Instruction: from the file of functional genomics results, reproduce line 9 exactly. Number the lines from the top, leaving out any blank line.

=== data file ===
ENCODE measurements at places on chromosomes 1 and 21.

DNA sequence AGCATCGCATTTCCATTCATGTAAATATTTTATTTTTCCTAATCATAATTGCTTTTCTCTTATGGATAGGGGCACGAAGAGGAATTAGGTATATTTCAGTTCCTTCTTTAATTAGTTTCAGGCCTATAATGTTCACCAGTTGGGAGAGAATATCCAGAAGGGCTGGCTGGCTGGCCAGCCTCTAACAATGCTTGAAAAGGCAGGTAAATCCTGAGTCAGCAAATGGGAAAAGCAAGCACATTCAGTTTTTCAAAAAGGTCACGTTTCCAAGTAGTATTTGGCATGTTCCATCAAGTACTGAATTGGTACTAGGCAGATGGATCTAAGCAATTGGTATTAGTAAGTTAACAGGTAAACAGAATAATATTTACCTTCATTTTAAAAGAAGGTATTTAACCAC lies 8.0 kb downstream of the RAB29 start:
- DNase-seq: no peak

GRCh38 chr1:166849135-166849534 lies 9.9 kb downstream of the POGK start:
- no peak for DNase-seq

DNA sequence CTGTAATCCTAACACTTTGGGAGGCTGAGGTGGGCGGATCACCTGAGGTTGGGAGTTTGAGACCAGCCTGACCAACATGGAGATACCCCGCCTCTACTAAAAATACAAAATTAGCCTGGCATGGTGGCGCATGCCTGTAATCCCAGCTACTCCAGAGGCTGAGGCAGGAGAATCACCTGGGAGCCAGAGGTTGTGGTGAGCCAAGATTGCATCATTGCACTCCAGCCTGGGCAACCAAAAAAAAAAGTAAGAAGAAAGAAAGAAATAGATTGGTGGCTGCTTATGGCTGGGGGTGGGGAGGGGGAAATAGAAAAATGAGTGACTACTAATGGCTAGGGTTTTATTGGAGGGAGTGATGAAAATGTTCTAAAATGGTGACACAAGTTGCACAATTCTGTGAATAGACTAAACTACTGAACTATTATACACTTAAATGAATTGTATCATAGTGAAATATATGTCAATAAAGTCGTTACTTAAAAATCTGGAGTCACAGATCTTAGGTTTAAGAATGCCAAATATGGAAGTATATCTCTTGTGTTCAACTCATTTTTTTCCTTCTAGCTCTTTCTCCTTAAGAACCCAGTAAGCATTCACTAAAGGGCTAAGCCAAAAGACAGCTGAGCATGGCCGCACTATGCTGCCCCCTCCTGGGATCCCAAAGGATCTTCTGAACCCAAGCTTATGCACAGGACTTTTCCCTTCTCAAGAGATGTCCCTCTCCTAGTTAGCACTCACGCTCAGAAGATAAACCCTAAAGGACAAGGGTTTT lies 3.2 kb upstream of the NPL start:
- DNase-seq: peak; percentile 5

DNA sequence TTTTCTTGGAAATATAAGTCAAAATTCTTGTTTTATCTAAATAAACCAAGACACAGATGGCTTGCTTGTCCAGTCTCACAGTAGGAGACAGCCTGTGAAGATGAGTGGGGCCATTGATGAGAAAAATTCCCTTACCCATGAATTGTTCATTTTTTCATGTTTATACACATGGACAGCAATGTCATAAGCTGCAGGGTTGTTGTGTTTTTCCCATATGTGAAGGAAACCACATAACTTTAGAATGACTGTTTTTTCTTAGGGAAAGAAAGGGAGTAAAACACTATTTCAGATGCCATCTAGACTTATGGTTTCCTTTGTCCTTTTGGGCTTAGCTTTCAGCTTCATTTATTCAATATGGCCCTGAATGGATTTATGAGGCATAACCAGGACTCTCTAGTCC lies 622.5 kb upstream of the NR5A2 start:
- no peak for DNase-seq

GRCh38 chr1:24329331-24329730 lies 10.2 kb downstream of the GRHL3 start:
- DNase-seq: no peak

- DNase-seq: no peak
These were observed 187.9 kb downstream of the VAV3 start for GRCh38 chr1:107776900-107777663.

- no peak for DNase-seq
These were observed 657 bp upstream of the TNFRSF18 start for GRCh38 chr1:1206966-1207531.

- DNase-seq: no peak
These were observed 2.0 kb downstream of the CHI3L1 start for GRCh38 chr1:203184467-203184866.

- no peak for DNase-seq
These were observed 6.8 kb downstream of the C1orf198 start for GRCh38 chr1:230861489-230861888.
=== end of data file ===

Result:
- no peak for DNase-seq